The Inside Scoop

Katy Koontz

Do you believe in miracles? I do. I’ve experienced quite a few myself. In fact, the more present I become, the more miracles I see. After all, the universe is always talking to us. Whether or not we hear its wisdom is just a matter of whether we are paying attention.

In this month’s “Listening in With …,” I talk with Marianne Williamson, who knows a thing or two about miracles. At the moment, Williamson—best known as the successful spiritual author and lecturer who popularized A Course in Miracles—is running for Congress as an independent in California. She’s hoping to effect some miracles of her own in Washington, if her electorate gives her the chance.

One of her goals is to get the influence of money out of government, certainly no small change. She’s also working to establish a more humanitarian politics of consciousness. Will she get the nod on the June 3 primary, guaranteeing her a place on the ballot for November? (California’s top-two primary system puts all candidates on the same primary ballot, and the two with the most votes run against each other in November—regardless of party affiliation.) I know I won’t be the only out-of-stater watching the election results!

One quality that impressed me about Williamson is that despite her wildly successful career, she is undaunted about trying something new. Politics and social action have long been her passions, so she sees her run for Congress as a natural extension of who she is—and one she’s eager to embrace.

Many of us let fear hold us back when our heart tries to tug us in a new direction. The safe and familiar makes for a much more comfortable place to muck about. What if it’s too hard? What if I’m not very good at that? What if people laugh at me? What if my family disapproves? What if my spouse feels threatened? How am I going to pay for it? The questions will engulf us if we let them.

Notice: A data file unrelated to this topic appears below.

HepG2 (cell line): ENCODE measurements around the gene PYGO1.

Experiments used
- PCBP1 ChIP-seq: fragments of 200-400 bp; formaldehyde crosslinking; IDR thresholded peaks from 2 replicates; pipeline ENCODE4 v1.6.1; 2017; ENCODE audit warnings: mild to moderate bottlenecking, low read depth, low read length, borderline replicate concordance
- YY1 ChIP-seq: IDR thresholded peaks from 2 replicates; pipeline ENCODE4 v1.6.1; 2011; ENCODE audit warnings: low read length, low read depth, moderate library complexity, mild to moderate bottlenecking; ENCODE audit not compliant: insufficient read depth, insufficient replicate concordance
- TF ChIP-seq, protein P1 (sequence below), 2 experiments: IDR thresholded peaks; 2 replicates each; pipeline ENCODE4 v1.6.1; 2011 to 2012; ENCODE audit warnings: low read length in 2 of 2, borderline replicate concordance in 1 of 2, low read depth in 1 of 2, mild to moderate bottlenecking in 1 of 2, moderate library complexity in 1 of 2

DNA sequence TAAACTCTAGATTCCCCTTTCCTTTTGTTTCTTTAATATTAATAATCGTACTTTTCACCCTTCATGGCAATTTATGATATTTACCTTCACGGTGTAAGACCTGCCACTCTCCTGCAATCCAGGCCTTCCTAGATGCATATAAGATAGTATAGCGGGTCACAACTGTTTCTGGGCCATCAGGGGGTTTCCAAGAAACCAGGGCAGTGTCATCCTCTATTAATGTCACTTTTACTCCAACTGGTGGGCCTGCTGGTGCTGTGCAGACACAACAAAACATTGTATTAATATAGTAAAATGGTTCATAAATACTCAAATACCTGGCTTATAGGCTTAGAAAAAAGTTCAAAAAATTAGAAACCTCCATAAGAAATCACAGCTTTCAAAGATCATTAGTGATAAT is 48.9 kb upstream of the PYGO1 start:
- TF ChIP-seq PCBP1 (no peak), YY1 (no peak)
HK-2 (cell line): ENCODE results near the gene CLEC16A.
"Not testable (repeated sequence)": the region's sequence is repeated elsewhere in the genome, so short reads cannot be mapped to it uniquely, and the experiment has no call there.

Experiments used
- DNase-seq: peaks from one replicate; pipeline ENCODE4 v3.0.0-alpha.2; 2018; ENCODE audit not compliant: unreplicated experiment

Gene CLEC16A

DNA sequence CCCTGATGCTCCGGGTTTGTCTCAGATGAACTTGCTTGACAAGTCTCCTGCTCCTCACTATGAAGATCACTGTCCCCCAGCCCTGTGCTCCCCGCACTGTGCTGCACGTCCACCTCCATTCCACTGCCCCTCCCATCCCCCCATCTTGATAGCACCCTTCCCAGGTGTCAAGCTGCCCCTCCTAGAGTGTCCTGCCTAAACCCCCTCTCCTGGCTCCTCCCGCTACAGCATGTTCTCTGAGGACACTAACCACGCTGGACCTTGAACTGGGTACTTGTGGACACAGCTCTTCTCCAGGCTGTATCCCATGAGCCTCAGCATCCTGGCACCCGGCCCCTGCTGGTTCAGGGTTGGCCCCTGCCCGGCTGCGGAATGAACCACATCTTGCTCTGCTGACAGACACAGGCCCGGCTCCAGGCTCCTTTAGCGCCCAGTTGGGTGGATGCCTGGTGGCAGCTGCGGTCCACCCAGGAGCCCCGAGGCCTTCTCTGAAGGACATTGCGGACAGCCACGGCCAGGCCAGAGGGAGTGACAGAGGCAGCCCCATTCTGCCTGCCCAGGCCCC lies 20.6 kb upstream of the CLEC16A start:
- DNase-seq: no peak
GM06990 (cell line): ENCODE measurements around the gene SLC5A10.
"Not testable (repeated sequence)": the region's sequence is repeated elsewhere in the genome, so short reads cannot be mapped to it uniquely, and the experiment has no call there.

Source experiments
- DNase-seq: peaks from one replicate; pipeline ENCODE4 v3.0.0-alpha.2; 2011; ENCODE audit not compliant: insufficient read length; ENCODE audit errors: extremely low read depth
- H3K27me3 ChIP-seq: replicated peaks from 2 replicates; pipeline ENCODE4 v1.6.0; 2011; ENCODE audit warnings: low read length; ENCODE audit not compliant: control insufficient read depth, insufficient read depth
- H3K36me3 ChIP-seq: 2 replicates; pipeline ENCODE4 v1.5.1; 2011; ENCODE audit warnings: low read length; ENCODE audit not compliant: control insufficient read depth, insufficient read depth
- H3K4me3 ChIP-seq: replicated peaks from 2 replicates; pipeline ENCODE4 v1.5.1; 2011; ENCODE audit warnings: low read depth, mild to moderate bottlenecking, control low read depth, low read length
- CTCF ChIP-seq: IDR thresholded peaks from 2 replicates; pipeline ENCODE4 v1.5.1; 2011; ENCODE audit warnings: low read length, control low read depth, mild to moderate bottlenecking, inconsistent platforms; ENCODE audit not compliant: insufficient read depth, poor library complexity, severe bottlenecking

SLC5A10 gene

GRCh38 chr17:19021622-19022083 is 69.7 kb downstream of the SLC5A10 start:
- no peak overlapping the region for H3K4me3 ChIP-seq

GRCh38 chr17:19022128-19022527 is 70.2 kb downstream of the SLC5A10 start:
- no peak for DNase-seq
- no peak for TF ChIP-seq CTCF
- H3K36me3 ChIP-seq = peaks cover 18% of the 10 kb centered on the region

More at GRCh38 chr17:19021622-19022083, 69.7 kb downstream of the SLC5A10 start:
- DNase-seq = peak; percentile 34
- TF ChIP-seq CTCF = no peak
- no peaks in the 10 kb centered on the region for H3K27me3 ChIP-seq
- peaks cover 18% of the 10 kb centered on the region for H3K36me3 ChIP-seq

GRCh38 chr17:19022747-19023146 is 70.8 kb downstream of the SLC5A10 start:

I remember a November day almost 14 years ago when my then-7-year-old daughter asked me if I’d made up my mind about something I was pondering. I told her no, I hadn’t yet decided. She asked me, with that amazing clarity that young kids are famous for, if I’d asked God what I should do. I assured her that I had, and that I knew I would receive an answer eventually, but so far all I could hear was static.

 “Did you ask with your heart or with your head?” Sam then asked, with her most serious of expressions. I was so stunned at this Yoda-like question I didn’t have an immediate answer. “When God speaks to us, God speaks through our hearts,” she continued. “What you hear in your head is just your fear.”

I wish for each one of you the courage to always listen with your heart—and to say yes!  to whatever guidance you then hear.

Katy Koontz, Editor